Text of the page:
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temporarily, from which it may be taken at the pleasure of the body.
Instead of voting to lay on the table as a finality, if the desire is to defeat the measure, the only proper and honorable way is to bring the proposition to a vote and squarely vote it down. If it is doubtful whether the house will vote against it, then it is not fair to resort to a surprise motion to lay on the table which some may understand as a merely temporary disposal, when the object of the mover is to kill the measure.
If the house does not want to consider the matter at that time it can place it on the table as unsettled, and it may be considered later. If it is desired to cut off debate it can be done by the previous question, which requires a two-thirds vote, but even with the previous question the proposition has a further opportunity for its existence, for it may be laid on the table or be committed. If the body does not want to consider it, the question of consideration can be raised at the proper time and be carried by a twothirds vote. But it is not fair to actually do all these things and defeat a measure by a mere majority vote under a misuse of the motion to lay on the table.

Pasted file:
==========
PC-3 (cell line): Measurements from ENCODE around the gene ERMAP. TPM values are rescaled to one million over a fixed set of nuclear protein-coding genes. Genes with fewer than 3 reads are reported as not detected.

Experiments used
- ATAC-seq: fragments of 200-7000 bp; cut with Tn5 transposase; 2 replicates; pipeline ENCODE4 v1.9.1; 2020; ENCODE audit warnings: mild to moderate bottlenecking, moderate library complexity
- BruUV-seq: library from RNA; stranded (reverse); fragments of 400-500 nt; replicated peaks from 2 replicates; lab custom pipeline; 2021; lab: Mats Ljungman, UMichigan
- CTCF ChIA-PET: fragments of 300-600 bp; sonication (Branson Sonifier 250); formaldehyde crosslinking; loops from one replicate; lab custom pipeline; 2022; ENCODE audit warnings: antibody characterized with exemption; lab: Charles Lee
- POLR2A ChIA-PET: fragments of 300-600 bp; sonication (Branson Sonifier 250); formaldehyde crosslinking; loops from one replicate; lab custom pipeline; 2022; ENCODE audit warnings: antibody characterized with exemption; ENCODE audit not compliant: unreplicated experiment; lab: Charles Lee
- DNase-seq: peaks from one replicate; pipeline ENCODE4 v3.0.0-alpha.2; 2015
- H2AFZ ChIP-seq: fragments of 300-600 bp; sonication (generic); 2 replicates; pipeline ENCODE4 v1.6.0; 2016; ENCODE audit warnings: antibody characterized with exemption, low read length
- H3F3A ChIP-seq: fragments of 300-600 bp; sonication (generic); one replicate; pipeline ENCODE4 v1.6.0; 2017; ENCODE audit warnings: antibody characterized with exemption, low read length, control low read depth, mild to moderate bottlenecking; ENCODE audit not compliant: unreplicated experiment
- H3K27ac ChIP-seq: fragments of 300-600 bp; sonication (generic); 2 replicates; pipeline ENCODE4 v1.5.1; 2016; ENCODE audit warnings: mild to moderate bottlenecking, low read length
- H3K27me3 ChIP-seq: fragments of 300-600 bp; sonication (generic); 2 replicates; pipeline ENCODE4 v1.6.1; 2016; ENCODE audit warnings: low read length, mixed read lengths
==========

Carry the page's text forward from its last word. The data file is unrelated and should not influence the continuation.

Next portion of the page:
This abusive method of employing the motion to lay on the table as a gag on the discussion and as a way of finally defeating a proposition is a very direct interference with the rights of the individual members and with the collective rights of the body, by depriving them of the right of debate by a mere majority vote, when the true parliamentary principle requires that discussion on a finality should not be cut off by anything less than a twothirds vote. In other words, it is using the motion to lay on the table as though it were the combined motionsfor the previous question, the motion to indefinitely postpone (without the right to debate and used at an improper time) and the question of consideration, which requires a two-thirds vote and can be used only at a certain timewhereas the motion to lay on the table is not all of them, or two of them, or any one of them.